The woman charged with the protection of global human rights for the White House for the last four years was promoted Tuesday to represent the United States at the United Nations.
Despite leading an embarrassing policy of inaction -- during which 80,000 plus Syrians were killed by violence created by their own government, thousands of Sudanese were ethnically-cleansed in Darfur, and hundreds of thousands were murdered and displaced in the Congo -- President Obama announced Tuesday that he has selected Samantha Power, an academic and 2008 Obama presidential campaign aide, as his next nominee to represent the United States as ambassador to the United Nations.
Power, a former Harvard professor known for lecturing U.S. government officials to do more to stop international violence, ran the White House’s Office of Multilateral Affairs and Human Rights until March of 2013. She was also appointed in April 2012 by the president to chair a newly-formed Atrocities Prevention Board. Power’s book “A Problem from Hell, America and the Age of Genocide” even won a Pulitzer Prize.
Power has spent most of her career advocating for increased U.S. government involvement to stop rights abuses around the world.
Her appointment to run the White House office for human rights was loudly trumpeted as a coup for the NGO community: The woman whose career skyrocketed by lecturing President Bush on his inaction in Sudan was now in charge of the U.S. government’s response to future crises.
However, it didn’t take long before Power’s decades of big talk was put to the test.
In a position of power and proximity to the president of the United States, from which she could meaningfully act against any unfolding injustice, Power was largely silent and completely ineffective.
The NGO community was left wondering which Samantha Power was getting to speak inside the Oval Office.
Prior to entering government, Power was a loud supporter of the international concept “Responsibility to Protect (R2P)”, a U.N. supported term that pressures those in power to protect the vulnerable during war, crisis and poor governing.
In fact, it’s not an over-statement to say her career was built on the idea that the government should act more and talk less.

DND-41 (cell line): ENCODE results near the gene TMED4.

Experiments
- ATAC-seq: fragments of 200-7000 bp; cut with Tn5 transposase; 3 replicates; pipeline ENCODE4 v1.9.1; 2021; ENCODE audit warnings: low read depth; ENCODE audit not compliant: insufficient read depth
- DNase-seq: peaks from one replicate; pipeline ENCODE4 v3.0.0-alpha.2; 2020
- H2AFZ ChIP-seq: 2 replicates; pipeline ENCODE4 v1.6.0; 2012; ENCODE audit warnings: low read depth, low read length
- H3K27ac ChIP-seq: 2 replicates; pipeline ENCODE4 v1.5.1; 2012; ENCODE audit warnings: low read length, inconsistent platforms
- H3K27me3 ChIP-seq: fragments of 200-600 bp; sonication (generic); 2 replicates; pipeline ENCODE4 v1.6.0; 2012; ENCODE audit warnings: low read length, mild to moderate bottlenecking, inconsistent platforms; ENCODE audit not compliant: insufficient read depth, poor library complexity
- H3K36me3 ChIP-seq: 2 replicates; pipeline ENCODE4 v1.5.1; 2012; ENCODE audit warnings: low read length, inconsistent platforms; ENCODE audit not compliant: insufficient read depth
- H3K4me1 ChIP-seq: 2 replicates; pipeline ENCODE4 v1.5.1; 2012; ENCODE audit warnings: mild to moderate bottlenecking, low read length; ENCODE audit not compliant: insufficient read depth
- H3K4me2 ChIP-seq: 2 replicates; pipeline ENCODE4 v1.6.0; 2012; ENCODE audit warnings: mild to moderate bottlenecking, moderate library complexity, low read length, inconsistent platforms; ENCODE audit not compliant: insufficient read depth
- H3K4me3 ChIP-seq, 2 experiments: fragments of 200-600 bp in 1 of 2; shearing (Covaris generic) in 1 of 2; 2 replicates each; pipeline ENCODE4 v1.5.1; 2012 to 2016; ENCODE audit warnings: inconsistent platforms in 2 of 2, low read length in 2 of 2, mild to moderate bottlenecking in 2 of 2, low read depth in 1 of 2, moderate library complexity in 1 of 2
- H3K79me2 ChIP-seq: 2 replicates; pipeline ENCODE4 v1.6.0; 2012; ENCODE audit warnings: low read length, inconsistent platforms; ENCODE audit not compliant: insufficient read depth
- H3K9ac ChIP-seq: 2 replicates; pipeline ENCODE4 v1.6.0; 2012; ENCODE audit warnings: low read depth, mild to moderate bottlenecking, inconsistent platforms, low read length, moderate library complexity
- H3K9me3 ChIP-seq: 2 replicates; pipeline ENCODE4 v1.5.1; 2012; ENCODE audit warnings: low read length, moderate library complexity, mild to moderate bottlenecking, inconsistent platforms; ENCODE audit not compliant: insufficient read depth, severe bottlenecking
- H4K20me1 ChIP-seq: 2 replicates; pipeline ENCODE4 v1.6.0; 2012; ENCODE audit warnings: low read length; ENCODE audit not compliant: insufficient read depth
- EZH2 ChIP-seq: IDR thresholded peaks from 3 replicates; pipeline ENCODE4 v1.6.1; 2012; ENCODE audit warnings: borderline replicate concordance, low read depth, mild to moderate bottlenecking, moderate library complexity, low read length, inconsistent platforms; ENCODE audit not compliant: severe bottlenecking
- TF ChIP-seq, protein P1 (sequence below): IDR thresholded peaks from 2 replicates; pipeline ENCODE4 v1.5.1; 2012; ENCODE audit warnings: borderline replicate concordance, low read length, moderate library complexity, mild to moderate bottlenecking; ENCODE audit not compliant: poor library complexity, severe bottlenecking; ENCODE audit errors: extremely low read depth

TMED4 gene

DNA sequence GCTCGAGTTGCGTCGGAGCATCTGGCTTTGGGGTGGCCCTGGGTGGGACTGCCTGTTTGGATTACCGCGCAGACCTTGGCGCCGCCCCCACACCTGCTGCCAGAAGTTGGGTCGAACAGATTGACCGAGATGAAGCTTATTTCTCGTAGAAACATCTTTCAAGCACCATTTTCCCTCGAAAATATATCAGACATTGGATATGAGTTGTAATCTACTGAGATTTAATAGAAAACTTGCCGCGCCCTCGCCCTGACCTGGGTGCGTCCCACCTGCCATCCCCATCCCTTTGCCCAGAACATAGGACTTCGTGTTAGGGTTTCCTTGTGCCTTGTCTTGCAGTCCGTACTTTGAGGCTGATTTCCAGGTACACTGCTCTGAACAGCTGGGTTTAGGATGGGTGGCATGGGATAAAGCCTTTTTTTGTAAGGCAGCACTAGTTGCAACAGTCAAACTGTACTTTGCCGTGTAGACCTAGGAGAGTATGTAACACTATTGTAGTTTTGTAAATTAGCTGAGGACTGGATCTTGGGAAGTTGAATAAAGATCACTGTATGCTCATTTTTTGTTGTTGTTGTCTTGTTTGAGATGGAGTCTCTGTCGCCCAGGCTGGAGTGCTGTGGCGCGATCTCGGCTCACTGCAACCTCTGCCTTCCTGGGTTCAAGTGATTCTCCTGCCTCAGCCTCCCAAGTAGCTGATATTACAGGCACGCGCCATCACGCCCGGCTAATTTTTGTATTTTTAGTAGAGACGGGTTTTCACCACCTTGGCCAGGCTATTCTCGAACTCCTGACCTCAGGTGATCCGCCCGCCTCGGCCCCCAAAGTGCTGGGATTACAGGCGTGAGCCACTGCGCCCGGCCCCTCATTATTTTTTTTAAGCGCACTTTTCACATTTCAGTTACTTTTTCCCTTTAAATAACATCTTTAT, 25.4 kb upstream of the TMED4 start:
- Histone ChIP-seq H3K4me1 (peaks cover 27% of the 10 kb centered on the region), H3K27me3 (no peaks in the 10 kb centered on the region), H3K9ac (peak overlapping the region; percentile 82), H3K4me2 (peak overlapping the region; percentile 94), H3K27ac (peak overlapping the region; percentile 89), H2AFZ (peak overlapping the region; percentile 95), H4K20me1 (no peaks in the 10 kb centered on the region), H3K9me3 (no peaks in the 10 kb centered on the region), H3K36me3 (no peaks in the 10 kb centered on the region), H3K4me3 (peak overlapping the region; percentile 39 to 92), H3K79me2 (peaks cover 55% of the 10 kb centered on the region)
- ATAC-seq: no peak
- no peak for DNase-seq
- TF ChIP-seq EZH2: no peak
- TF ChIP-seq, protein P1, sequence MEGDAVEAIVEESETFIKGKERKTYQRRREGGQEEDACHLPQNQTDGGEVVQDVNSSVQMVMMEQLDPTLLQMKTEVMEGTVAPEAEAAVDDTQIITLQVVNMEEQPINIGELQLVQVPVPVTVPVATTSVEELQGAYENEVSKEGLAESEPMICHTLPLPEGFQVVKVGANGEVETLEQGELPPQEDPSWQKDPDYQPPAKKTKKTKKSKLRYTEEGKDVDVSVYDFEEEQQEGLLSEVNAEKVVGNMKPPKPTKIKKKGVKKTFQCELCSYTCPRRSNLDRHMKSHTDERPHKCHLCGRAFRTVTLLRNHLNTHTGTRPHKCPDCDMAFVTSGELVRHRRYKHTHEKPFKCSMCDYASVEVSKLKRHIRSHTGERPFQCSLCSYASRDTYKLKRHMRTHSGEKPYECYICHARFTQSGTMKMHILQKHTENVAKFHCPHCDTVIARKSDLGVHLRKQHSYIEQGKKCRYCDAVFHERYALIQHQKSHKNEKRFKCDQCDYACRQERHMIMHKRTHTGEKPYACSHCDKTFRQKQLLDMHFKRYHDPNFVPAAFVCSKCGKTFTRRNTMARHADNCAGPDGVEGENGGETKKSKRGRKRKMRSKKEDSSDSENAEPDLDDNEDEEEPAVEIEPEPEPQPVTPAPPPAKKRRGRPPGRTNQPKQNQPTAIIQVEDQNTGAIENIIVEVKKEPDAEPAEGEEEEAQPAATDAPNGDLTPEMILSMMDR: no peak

But from inside government while sitting comfortably ensconced at the White House’s National Security Council, she was one of the most disappointing leaders to the R2P activists.
Before entering government, Power consistently espoused her strong R2P views.
In August 2004, while happily perched at Harvard, Power wrote a lengthy piece for the New Yorker on the issue of Sudan where she lamented the slowness of the Bush administration to confront the killing of tens of thousands of Sudanese, questioned President Bush’s motives for confronting the killings, and criticized him for not getting other countries to help.
“Neither President Bush nor Kofi Annan, the Secretary-General of the United Nations, spoke publicly about the killings in Darfur before March of this year, by which time some thirty thousand people had died as a result of ethnic cleansing,” Power said.
Even when giving President Bush credit for later dealing with the issue, Power cynically questioned his reasons. She said, “The stage was set: Bush would delight his Christian constituency; U.S. businesses would gain access to Sudan’s oil; and Sudanese civilians would stop dying.”
Yet once Power finally achieved a position of actual authority, she continuously failed to act or even forcefully speak out in favor of U.S. government action.
She espoused little to no support of Iran’s 2009 Green Revolution when Iranian students and others took to the streets to protest the election of Mahmoud Ahmadinejad.
She sat silent during the crucial moments when the Syrian crisis first started and has remained absent for two years as 80,000 plus Syrians have been killed.
And despite years of fierce rhetoric against Bush for inaction in Darfur, she has become mute as genocide continues to ravage the region.
An academic with zero real-world diplomatic experience, her biting words ring hollow from inside the White House.
Elizabeth Blackney, an NGO activist on human trafficking said, “For Samantha Power to be promoted is disturbing. She shed her record as an anti-genocide, human rights advocate for political power and affiliation. She became the bystander, the "person sitting in an office" implementing a bad policy that ensured greater suffering."
Sending Power to the United Nations sends the message that President Obama doesn’t care as much about actually helping the world’s vulnerable as he does about loyalty and academic prestige.
Sadly, the U.S. may be represented at the U.N. by someone who has no multilateral diplomatic experience outside of one-hour classroom exercises.
Power’s record at the NSC proves academic success means little in the real world, but all-too-much to the president of the United States.